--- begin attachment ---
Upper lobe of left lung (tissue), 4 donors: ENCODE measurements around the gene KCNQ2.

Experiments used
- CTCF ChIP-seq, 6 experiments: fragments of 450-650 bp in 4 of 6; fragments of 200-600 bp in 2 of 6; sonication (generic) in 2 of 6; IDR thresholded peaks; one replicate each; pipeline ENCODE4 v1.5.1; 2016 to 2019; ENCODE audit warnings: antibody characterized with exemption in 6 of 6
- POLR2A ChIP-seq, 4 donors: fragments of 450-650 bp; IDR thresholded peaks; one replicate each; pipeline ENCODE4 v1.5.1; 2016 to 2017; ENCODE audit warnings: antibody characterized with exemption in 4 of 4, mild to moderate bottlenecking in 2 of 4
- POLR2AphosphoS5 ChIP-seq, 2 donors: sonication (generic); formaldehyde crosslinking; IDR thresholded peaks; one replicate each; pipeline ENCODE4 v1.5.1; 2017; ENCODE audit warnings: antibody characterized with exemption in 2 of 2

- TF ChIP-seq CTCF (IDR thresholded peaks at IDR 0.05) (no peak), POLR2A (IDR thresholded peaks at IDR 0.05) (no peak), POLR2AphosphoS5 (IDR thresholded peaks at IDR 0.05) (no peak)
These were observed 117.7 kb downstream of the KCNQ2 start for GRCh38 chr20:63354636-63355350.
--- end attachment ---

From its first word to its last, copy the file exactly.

Upper lobe of left lung (tissue), 4 donors: ENCODE measurements around the gene KCNQ2.

Experiments used
- CTCF ChIP-seq, 6 experiments: fragments of 450-650 bp in 4 of 6; fragments of 200-600 bp in 2 of 6; sonication (generic) in 2 of 6; IDR thresholded peaks; one replicate each; pipeline ENCODE4 v1.5.1; 2016 to 2019; ENCODE audit warnings: antibody characterized with exemption in 6 of 6
- POLR2A ChIP-seq, 4 donors: fragments of 450-650 bp; IDR thresholded peaks; one replicate each; pipeline ENCODE4 v1.5.1; 2016 to 2017; ENCODE audit warnings: antibody characterized with exemption in 4 of 4, mild to moderate bottlenecking in 2 of 4
- POLR2AphosphoS5 ChIP-seq, 2 donors: sonication (generic); formaldehyde crosslinking; IDR thresholded peaks; one replicate each; pipeline ENCODE4 v1.5.1; 2017; ENCODE audit warnings: antibody characterized with exemption in 2 of 2

- TF ChIP-seq CTCF (IDR thresholded peaks at IDR 0.05) (no peak), POLR2A (IDR thresholded peaks at IDR 0.05) (no peak), POLR2AphosphoS5 (IDR thresholded peaks at IDR 0.05) (no peak)
These were observed 117.7 kb downstream of the KCNQ2 start for GRCh38 chr20:63354636-63355350.